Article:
What is the Dead Architects Society?

Dead Architects Society

History of the Historic Architects’ Roundtable
By James T. Wollon, Jr., AIA
Vice President/Research, Baltimore Architecture Foundation

The Historic Architects’ Roundtable, the research arm of the Baltimore Architecture Foundation, began on 30 March, 1989, when Walter Schamu, FAIA, called together architects interested in architectural history and architectural historians whom he knew, to explore research possibilities.

Early in the Roundtable’s existence, it dubbed itself “The Dead Architects’ Society” after the popular movie Dead Poets’ Society, although the agendas have had no similarities.

Schamu’s original idea is still in progress, in a greatly expanded form: To research the early architects of Baltimore, particularly the 15 architects and three engineers who founded the Baltimore Chapter, AIA, in 1870-71. The Roundtable has met four to six times a year with no specific schedule, organization, dues, by-laws or membership requirements. It has had an agenda, however: research.

The Roundtable limits its research to architects based in Maryland (almost all 19th- and early 20th-century architects being in Baltimore), but does not ignore the identifications and attributions of out-of-town architects with Maryland work.

The Baltimore AIA Chapter has a large framed group of photographed portraits of members dating from early 1873, about two years after the founding. Many were known only by name and some were altogether unknown. Almost no biographical information about them was known. Only a few buildings could be attributed to them. Research soon gave life to these photographic images.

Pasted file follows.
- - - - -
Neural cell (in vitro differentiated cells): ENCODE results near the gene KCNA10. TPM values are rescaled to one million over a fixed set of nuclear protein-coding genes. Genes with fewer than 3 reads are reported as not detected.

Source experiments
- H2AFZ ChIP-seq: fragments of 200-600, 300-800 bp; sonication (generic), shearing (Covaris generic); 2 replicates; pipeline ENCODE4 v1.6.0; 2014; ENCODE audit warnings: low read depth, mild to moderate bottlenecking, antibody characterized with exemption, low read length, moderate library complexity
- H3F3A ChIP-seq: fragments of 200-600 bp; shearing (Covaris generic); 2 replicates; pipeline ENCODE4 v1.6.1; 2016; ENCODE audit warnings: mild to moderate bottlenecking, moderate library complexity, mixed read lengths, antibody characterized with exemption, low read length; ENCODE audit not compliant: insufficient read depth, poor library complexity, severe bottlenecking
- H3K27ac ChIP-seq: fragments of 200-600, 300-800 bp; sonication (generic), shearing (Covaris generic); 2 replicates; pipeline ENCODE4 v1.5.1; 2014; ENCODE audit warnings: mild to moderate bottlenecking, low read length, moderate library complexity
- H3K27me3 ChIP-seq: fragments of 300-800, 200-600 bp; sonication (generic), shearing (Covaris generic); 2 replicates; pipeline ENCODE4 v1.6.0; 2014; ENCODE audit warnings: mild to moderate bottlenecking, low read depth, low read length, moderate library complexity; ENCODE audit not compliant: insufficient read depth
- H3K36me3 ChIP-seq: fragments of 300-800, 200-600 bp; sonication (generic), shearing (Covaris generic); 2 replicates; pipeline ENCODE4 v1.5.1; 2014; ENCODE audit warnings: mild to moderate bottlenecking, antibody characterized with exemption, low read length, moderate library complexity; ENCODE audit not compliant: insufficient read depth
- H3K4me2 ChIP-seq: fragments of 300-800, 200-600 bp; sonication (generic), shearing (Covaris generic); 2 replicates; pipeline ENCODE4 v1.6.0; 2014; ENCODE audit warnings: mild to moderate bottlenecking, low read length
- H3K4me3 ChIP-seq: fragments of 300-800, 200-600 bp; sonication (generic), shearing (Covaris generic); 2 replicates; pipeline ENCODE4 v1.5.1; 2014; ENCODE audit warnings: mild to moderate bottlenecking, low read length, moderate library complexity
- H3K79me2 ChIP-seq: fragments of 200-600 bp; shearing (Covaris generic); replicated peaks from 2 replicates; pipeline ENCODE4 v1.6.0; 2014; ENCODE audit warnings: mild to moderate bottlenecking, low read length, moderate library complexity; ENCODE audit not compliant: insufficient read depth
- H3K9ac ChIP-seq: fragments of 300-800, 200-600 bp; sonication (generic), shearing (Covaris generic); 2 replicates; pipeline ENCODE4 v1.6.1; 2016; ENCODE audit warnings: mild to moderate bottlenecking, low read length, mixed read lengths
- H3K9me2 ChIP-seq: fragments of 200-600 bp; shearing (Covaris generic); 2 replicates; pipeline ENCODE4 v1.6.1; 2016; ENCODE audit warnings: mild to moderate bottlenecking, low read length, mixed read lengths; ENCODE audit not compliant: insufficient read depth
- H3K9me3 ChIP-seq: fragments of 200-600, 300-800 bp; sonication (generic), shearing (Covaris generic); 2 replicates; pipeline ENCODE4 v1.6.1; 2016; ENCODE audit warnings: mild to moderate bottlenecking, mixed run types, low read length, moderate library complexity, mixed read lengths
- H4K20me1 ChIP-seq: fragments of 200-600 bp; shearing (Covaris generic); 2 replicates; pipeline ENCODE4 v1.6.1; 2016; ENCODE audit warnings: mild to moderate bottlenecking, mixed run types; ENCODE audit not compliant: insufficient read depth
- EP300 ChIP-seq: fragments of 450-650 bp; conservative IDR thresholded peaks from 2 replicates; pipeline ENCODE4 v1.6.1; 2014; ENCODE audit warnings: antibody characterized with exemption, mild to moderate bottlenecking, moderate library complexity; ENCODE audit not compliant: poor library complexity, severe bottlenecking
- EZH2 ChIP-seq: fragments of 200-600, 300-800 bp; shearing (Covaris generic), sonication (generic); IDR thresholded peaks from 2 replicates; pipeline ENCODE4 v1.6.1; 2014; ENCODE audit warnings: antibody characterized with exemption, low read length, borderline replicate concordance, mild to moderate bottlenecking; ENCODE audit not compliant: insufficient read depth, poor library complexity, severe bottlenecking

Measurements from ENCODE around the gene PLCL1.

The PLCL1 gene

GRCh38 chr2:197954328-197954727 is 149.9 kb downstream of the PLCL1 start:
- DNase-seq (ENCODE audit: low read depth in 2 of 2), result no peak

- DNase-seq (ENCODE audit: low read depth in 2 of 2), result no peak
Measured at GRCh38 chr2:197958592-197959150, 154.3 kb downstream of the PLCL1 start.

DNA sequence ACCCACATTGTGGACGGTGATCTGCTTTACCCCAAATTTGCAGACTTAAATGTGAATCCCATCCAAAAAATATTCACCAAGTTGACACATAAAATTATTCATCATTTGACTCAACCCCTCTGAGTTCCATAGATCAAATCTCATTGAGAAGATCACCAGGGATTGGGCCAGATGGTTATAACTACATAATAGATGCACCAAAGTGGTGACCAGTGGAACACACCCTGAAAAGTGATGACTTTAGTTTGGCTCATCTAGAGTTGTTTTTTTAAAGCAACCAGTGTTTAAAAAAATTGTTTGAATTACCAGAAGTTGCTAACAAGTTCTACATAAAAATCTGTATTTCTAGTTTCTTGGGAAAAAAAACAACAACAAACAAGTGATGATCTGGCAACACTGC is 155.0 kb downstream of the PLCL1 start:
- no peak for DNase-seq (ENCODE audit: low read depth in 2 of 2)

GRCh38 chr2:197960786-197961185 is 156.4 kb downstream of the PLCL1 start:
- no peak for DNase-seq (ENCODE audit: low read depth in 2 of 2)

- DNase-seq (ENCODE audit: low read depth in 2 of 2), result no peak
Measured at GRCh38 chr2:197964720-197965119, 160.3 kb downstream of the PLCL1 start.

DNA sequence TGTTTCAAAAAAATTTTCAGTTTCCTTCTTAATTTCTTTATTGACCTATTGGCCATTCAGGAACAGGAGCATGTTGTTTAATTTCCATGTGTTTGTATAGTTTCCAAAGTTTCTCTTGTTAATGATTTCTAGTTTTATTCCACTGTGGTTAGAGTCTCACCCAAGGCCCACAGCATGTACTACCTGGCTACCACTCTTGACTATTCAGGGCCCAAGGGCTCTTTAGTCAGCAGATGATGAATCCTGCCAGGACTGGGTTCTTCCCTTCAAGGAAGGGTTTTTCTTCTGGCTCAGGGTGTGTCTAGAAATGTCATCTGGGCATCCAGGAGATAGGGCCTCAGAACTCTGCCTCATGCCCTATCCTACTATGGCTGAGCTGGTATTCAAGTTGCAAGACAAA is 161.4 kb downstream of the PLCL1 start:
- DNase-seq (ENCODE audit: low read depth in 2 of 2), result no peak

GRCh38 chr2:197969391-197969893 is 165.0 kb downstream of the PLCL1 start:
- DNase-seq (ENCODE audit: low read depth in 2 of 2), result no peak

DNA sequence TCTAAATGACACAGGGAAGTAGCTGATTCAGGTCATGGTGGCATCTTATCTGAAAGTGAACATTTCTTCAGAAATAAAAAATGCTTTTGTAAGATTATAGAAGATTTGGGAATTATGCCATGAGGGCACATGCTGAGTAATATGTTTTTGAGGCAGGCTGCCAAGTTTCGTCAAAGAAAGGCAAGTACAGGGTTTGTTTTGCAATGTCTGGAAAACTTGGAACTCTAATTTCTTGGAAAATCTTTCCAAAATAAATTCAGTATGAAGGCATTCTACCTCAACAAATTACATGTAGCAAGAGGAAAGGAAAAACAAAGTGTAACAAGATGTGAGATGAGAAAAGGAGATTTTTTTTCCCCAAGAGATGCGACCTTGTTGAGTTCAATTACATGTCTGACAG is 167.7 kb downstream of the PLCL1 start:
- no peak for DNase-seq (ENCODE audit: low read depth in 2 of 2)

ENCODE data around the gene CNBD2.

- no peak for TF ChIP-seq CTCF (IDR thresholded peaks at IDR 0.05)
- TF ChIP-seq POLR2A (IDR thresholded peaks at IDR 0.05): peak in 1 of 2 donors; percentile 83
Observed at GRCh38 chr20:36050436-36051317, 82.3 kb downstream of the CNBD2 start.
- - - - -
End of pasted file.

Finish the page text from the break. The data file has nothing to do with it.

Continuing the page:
Schamu knew of Carlos Avery’s research on Baldwin and Pennington; he had invited Avery to give a slide presentation of his research, several years earlier, to many who eventually formed the Roundtable. Perhaps Avery’s most impressive success in this research was in showing how much could be learned about our founders and predecessors who were, until then, known in name only and by but a few buildings – or forgotten altogether. In researching Baldwin and Pennington, Avery noticed many other attributions. He has made these available and they have been incorporated into the various other architects’ project lists.

Participants in the Roundtable adopted specific architects among the 18 Chapter founders and, quickly, added other historic architects to the “core group” who particularly interested them; some predated the founding of the Baltimore Chapter and others postdated it.